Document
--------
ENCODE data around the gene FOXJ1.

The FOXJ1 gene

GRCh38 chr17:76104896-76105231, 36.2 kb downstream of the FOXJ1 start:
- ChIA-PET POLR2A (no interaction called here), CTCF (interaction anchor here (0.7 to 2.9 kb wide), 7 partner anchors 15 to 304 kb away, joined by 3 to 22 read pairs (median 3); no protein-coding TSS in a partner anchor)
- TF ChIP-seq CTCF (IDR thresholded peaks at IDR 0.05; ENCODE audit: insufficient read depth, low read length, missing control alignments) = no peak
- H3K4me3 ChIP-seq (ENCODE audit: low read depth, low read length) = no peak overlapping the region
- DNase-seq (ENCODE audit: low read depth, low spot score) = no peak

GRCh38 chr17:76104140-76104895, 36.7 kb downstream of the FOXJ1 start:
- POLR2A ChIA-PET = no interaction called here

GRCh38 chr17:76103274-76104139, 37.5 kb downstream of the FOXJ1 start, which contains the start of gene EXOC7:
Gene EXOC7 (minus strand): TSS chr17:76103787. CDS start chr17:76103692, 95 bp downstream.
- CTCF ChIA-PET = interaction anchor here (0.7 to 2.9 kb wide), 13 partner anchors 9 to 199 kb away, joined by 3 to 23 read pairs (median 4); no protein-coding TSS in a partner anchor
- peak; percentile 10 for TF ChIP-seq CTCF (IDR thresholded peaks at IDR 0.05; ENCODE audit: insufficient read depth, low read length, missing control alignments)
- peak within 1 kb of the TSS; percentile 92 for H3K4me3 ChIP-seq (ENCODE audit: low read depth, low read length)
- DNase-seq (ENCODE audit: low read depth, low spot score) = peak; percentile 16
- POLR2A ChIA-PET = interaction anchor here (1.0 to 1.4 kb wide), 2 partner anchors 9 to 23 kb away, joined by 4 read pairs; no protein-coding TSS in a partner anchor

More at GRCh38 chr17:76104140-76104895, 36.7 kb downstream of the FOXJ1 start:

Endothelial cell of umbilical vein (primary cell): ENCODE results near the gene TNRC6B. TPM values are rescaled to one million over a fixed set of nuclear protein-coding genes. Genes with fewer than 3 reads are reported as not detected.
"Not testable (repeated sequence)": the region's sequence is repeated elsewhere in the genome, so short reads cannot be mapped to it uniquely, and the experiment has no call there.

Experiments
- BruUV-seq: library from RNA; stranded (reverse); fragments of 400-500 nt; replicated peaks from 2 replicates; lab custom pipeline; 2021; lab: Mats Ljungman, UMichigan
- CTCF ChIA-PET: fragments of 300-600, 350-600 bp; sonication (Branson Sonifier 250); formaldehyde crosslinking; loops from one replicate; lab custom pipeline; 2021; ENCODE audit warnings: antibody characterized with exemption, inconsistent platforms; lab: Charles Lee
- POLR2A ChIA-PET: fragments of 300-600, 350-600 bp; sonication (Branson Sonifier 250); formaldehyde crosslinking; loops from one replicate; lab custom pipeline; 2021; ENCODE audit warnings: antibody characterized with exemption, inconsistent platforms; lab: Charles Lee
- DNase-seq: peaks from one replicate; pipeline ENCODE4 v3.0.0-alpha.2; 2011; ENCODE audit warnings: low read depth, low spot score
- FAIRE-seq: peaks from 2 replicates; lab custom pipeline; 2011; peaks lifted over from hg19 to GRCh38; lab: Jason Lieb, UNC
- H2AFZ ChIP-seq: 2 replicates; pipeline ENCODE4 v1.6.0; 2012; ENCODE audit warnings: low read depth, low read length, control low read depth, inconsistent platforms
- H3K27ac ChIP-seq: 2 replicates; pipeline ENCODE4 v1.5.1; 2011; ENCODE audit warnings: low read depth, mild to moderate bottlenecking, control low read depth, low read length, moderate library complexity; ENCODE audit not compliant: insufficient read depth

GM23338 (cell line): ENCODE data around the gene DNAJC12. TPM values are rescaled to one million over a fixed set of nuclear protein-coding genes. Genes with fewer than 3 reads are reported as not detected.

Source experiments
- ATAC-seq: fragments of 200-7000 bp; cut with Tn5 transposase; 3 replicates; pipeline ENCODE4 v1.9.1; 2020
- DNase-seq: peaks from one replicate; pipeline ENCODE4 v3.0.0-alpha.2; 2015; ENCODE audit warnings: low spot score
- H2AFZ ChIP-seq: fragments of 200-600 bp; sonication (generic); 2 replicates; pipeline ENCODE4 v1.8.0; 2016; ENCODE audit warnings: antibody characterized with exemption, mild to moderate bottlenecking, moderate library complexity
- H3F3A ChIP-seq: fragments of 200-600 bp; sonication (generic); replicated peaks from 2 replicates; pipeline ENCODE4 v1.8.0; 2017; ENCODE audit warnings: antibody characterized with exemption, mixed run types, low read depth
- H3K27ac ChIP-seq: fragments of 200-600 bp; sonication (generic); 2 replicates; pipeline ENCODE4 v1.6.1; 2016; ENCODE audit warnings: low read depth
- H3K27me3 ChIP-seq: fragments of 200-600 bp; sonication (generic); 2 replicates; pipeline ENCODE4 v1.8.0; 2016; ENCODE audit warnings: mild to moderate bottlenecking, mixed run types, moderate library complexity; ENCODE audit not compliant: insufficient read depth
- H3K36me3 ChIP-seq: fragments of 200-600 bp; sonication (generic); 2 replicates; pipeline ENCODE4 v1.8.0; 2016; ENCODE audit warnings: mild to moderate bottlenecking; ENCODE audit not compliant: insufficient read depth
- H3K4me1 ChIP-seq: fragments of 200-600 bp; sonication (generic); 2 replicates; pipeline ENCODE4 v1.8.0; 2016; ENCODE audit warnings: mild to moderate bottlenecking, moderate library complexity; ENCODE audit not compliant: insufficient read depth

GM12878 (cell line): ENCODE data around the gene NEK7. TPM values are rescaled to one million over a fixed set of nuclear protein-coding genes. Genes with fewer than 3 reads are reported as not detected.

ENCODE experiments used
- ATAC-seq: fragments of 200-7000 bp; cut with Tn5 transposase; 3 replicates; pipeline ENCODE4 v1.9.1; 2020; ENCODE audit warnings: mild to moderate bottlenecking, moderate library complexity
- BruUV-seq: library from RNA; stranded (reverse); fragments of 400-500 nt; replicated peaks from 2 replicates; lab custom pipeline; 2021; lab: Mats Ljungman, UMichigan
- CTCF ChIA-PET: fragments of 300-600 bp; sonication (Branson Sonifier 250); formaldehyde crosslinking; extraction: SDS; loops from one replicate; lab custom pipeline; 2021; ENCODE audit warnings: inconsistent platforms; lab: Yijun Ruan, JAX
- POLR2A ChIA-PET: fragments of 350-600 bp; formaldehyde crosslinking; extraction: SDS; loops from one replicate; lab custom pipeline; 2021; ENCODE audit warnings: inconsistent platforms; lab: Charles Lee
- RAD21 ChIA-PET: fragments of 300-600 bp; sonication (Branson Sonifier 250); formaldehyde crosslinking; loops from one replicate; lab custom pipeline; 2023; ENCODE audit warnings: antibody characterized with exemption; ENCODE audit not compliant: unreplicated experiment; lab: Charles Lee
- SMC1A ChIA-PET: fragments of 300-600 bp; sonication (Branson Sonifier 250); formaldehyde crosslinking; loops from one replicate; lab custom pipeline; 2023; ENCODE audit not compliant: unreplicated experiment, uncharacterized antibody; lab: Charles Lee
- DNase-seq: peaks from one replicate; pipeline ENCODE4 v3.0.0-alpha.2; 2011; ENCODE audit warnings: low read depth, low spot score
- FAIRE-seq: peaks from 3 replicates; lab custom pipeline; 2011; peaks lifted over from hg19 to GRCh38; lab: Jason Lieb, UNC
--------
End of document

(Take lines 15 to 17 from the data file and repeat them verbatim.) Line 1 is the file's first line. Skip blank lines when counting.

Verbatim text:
- DNase-seq (ENCODE audit: low read depth, low spot score) = peak; percentile 16
- POLR2A ChIA-PET = interaction anchor here (1.0 to 1.4 kb wide), 2 partner anchors 9 to 23 kb away, joined by 4 read pairs; no protein-coding TSS in a partner anchor

More at GRCh38 chr17:76104140-76104895, 36.7 kb downstream of the FOXJ1 start: